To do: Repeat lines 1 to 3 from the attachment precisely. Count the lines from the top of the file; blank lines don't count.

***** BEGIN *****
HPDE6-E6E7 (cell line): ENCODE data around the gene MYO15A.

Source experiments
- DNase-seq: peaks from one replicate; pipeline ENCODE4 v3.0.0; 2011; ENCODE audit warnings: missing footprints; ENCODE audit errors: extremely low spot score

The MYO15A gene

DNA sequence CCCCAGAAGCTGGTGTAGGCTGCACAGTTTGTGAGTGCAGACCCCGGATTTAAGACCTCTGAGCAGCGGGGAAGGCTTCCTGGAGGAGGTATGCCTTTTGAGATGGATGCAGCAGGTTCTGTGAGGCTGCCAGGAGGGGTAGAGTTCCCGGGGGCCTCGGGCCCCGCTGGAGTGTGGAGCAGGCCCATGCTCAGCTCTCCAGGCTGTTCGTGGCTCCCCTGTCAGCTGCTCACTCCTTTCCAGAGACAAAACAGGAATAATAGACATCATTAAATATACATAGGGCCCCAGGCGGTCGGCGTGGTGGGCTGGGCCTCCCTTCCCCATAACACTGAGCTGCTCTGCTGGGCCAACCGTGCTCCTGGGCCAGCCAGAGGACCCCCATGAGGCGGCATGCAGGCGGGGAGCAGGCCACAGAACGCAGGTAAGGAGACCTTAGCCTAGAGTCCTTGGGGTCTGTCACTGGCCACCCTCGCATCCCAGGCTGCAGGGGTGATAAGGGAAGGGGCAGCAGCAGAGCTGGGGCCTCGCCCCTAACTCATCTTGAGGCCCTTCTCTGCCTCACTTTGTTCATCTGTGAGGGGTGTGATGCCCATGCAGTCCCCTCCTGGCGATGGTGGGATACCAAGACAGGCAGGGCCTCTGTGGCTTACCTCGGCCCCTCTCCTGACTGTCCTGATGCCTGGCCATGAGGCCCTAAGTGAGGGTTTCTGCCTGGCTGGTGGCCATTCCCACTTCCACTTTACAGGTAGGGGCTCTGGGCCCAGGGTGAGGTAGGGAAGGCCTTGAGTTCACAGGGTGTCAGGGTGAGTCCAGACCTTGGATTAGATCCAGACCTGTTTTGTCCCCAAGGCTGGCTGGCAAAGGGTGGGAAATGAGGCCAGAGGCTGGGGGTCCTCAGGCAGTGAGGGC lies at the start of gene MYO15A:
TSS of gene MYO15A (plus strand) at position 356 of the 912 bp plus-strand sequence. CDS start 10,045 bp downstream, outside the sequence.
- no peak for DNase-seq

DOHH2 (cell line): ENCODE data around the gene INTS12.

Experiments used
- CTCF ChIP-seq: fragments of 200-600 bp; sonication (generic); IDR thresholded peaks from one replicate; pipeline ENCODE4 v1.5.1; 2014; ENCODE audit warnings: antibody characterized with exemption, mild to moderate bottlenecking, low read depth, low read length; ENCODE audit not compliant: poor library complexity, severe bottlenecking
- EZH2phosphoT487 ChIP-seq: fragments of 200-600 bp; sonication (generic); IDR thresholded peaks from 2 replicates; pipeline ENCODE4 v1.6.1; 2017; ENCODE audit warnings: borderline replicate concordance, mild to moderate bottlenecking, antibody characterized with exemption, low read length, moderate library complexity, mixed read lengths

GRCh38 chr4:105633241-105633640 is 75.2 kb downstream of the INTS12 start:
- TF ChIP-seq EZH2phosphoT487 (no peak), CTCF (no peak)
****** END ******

HPDE6-E6E7 (cell line): ENCODE data around the gene MYO15A.

Source experiments
- DNase-seq: peaks from one replicate; pipeline ENCODE4 v3.0.0; 2011; ENCODE audit warnings: missing footprints; ENCODE audit errors: extremely low spot score